The Scottish Borders and the Himalayas in India do not at first seem to have much in common. Through the imaginations of the musicians of India Alba, however, the structures of Gaelic song and certain raga gats, or themes from the borders of the Himalayas connected, and formed both a bridge between the musics and a base for exploring connections.
India Alba’s debut recording was called Reels and Ragas, which is a fair description of what’s within. For their recently released second collaboration, The High Beyond, Scottish traditional musicians Ross Ainslie and Nigel Richard and classically trained Indian musicians Sharat Chandra Srivastava and Gyan Singh take things even further, creating a clear and adventurous meeting of sounds, played out in Scottish traditional tunes, original music, and compositions by groundbreaking Scottish piper Gordon Duncan. Border pipes, whistles, citterns, violins, tablas, frame drums, other sorts of percussion and an instrument called the hang are all parts of the sound. Reels, ragas, and a flashing, melodic, and tantalizing structure that comes from the meeting of these minds and sounds are parts of the music. Jog, the extended closing track, moves from raga to reel to blues and back again in music composed and played by the four men. It’s like nothing so much as a walk down a path in the borders that ends up in a villages street in the Himalayas, with a few side trips along the way. It makes a fine end to this journey and suggests roads these musicians might walk next.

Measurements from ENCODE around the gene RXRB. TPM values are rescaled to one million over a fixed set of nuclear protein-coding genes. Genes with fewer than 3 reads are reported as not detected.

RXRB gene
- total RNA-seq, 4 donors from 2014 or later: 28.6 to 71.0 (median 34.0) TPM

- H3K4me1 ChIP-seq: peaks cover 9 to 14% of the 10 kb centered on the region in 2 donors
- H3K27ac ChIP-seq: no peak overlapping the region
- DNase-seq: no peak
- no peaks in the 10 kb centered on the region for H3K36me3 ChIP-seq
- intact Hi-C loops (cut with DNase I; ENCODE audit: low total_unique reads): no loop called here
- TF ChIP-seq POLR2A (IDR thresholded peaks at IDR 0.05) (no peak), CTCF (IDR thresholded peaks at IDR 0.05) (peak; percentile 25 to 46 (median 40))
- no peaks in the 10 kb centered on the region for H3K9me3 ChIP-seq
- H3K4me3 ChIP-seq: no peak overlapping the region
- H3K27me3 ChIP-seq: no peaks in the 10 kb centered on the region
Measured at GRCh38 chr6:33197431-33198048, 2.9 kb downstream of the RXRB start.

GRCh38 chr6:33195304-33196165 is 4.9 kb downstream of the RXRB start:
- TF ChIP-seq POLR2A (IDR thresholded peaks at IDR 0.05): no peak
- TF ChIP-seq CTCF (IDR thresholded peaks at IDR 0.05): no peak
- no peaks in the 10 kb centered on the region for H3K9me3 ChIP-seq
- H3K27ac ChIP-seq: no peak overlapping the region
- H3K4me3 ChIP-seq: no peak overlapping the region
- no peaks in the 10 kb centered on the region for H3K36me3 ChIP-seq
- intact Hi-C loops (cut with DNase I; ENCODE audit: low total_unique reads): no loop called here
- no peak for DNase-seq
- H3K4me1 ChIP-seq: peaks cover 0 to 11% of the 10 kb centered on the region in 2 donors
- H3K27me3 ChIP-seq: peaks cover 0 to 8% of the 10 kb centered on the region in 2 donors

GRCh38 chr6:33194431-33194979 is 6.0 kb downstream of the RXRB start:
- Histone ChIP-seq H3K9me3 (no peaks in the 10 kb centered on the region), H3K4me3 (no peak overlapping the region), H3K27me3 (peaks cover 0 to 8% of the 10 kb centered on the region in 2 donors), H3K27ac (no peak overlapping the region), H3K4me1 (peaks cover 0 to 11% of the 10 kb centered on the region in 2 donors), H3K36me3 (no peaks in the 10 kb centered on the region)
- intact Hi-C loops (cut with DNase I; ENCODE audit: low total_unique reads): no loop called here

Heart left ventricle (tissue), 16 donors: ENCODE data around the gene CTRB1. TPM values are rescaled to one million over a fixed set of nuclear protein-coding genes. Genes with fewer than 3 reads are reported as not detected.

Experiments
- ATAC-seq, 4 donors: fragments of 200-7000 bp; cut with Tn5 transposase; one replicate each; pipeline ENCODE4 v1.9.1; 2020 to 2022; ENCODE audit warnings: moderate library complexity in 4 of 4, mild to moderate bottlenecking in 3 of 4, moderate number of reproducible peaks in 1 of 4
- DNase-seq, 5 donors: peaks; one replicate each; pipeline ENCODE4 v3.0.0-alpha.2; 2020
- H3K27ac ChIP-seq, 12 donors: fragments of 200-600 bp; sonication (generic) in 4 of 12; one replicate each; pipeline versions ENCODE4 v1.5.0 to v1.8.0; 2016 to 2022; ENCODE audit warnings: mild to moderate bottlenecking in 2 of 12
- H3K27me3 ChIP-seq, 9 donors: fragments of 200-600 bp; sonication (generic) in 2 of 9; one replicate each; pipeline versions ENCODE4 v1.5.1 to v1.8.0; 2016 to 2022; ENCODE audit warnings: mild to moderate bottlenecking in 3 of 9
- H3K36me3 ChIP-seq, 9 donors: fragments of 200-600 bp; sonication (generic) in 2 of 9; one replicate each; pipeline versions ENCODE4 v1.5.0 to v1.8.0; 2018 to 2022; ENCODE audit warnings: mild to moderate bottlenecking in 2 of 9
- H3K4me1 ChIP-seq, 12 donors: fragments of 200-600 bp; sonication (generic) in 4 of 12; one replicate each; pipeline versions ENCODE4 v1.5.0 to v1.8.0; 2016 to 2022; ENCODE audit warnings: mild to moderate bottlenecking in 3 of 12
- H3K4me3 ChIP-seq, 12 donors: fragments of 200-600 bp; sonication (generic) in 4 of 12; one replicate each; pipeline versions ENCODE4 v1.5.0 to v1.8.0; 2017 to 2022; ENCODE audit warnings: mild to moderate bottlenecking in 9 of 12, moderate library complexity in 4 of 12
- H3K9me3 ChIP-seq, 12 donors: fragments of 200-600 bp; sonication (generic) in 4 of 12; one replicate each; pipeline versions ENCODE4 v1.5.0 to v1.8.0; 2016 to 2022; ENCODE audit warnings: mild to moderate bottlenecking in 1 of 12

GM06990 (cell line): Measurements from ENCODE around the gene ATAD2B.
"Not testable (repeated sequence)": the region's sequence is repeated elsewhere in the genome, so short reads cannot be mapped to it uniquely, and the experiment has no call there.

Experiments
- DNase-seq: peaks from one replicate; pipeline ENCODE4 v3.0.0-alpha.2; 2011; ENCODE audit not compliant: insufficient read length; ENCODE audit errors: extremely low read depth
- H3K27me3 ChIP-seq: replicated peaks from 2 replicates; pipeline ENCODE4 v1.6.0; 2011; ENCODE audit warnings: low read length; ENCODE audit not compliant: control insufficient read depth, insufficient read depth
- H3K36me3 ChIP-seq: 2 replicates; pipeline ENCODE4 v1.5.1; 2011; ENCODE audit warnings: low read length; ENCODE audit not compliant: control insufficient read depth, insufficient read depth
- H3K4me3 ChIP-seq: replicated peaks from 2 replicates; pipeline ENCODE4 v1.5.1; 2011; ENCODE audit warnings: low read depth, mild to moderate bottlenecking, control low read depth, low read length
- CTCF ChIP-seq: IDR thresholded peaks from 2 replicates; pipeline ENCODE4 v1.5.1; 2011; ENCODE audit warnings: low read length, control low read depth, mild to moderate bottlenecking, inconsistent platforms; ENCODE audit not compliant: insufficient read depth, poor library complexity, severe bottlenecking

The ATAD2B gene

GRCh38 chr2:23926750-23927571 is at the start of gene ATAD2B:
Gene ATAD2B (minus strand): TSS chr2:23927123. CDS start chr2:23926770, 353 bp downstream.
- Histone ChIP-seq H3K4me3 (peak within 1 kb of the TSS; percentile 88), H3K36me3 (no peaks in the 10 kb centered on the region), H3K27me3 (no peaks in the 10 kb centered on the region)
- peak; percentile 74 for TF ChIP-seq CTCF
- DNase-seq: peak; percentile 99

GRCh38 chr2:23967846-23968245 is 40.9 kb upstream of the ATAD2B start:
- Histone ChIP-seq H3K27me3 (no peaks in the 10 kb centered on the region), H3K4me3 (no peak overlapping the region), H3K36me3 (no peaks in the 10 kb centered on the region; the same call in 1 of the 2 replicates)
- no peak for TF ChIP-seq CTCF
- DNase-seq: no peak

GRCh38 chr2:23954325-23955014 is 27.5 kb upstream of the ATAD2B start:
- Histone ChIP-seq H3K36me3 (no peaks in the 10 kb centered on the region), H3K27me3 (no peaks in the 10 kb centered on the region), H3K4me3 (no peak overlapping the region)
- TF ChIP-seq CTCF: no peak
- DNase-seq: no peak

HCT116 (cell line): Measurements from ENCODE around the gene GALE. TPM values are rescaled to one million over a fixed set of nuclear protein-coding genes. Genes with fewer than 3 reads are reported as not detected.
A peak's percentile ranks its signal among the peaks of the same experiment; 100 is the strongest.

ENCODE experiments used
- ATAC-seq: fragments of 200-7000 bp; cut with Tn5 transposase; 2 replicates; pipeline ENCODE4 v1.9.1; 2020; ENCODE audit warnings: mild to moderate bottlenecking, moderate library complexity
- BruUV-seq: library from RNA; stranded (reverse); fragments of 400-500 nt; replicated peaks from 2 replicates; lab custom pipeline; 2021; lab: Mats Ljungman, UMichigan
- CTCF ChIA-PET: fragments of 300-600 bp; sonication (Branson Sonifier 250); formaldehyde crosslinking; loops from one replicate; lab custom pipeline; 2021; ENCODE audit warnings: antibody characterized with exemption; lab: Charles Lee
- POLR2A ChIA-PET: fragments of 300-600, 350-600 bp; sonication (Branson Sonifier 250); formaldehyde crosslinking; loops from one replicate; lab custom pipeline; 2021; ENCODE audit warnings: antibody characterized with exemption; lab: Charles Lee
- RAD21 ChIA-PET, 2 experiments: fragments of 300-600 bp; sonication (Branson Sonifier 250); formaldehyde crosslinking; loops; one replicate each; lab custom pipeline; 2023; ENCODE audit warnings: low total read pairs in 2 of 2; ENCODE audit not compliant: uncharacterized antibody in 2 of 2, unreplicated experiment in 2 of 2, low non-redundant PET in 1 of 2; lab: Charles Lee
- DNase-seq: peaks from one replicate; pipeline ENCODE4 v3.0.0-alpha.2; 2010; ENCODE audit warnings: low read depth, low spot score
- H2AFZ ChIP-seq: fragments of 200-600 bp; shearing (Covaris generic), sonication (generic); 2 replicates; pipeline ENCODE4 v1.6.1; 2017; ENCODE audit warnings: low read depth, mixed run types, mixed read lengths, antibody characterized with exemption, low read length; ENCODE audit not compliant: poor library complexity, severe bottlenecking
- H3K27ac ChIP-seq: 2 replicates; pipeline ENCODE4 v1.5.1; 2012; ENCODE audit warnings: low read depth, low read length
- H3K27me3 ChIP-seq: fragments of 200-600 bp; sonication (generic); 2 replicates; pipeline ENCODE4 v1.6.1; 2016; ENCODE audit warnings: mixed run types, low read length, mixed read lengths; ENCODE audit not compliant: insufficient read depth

Terri Hendrix is a singer and songwriter well acquainted with crossing musical borders as well, though hers are grounded in the many facets that make up Americana, folk, and Texas music. Her latest album, Cry Till You Laugh, actually started out to be a jazz recording, but in the course of researching and writing that material, she realized that the songs were calling her a a different direction.
The resulting music is a fresh mix of genres which Hendrix has often loved and visited before on record and in live performance. The jazz flavor is there, and there are blues, New Orleans music, folk narrative that, though the stories are varied, seems to draw from the life of her native Texas, songs that’d fit a country playlist, and through it all energy, hope, and a clear eyed and sometimes wry look at life’s ups and downs and what’s nexts. “When I do a show, I want people to feel like ‘Man, we just went on a ride,’ “ Hendrix says. “I love it when people cry, and when they laugh. As a performer, as a songwriter, I feel like it’s my job to get them to do both.” The fifteen tracks on Cry Till You Laugh offer a generous helping of music, emotion and idea, opening with a dark bluesy vision and closing with an uptempo affirmation of hope, possibility, and the unknown. The trip between, light to dark, laughter to tears, courage and hope, swing to jazz, to folk to country, is worth the taking.